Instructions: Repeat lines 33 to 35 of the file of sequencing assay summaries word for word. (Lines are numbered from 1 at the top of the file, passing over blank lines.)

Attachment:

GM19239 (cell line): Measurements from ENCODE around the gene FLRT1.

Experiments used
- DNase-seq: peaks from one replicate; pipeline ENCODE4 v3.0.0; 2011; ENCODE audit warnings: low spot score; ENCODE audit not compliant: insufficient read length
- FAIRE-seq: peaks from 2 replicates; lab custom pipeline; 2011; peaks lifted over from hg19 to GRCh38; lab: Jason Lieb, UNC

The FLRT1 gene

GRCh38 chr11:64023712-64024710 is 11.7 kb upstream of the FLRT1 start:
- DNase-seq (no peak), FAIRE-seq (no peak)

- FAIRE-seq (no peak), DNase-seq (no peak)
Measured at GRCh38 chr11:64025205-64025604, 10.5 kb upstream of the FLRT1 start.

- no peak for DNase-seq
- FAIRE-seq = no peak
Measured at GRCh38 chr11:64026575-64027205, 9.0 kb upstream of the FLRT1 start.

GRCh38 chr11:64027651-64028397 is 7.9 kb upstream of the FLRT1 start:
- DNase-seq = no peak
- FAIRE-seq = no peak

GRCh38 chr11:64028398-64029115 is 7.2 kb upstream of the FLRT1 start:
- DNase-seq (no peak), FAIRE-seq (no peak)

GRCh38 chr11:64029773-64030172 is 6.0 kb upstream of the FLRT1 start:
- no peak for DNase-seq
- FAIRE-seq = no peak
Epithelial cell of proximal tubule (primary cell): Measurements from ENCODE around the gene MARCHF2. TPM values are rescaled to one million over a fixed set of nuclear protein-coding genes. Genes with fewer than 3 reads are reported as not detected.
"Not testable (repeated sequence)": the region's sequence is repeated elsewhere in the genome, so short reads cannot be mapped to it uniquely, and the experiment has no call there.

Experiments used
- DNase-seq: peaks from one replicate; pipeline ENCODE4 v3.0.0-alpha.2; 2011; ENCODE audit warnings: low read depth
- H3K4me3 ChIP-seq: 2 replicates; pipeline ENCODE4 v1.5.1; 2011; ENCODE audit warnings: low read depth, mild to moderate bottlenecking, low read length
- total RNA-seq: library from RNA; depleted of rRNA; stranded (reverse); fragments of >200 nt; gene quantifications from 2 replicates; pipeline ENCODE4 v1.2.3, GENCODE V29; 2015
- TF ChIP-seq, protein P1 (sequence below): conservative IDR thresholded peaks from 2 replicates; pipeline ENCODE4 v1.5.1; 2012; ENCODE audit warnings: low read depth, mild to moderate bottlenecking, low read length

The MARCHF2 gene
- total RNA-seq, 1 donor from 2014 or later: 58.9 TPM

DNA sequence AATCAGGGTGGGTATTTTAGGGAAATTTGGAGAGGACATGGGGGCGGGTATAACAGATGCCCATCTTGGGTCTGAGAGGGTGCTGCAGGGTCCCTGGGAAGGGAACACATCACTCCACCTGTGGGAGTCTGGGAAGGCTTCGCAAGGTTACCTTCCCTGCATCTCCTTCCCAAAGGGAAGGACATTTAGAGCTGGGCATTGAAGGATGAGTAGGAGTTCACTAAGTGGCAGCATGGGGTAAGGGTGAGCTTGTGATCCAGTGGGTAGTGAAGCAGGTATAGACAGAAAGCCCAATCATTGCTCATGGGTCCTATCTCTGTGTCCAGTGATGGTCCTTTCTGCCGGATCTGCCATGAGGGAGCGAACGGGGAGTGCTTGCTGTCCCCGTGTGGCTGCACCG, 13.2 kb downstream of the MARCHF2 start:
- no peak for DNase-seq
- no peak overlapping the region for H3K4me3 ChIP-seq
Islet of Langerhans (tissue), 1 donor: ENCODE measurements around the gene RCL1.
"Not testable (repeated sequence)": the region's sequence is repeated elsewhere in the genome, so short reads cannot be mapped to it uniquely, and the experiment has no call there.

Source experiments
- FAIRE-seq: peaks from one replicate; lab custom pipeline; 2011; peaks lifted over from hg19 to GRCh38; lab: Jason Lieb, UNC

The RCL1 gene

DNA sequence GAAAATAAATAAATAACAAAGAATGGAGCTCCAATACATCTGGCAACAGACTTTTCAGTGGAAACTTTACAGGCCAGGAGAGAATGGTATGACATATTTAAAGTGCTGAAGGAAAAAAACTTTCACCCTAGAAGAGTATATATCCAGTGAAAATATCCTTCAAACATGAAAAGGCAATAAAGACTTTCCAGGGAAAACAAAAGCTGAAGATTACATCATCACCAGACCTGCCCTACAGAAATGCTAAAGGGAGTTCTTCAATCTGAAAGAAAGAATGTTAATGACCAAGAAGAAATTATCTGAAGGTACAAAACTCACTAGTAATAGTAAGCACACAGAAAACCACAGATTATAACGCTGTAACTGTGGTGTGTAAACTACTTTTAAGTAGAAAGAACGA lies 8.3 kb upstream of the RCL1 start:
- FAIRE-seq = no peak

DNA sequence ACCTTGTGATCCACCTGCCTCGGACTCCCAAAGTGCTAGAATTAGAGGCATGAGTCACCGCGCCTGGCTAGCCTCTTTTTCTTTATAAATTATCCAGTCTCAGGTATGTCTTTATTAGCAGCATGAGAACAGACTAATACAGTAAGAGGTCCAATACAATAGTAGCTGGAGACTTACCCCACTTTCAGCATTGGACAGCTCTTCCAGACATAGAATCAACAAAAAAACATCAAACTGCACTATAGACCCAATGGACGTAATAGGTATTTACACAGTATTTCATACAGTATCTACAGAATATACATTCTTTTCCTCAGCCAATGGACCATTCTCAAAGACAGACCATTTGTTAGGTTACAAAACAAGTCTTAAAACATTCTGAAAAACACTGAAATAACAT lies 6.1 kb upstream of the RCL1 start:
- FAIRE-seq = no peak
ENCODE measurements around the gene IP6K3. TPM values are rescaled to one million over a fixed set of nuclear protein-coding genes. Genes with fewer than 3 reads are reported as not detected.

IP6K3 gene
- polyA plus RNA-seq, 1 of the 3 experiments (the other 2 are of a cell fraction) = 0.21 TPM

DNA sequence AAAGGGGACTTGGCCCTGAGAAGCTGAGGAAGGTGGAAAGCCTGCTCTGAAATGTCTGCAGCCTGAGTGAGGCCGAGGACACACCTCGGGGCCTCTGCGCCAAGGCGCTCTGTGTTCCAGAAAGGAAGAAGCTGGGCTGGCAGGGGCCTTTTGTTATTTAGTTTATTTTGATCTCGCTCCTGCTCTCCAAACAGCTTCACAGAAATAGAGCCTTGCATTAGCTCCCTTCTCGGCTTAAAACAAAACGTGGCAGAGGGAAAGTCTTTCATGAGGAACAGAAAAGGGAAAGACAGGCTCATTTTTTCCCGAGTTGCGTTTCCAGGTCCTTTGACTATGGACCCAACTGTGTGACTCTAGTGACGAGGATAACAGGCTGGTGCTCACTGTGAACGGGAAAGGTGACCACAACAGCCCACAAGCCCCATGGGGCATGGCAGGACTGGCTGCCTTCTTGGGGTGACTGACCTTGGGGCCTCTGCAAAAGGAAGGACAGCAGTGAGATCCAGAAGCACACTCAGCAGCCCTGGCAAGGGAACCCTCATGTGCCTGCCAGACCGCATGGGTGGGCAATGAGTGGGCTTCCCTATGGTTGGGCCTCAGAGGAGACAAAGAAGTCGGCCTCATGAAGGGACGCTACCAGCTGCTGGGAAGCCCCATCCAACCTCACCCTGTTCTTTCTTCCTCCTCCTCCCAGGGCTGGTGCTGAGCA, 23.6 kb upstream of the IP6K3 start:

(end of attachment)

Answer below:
Islet of Langerhans (tissue), 1 donor: ENCODE measurements around the gene RCL1.
"Not testable (repeated sequence)": the region's sequence is repeated elsewhere in the genome, so short reads cannot be mapped to it uniquely, and the experiment has no call there.

Source experiments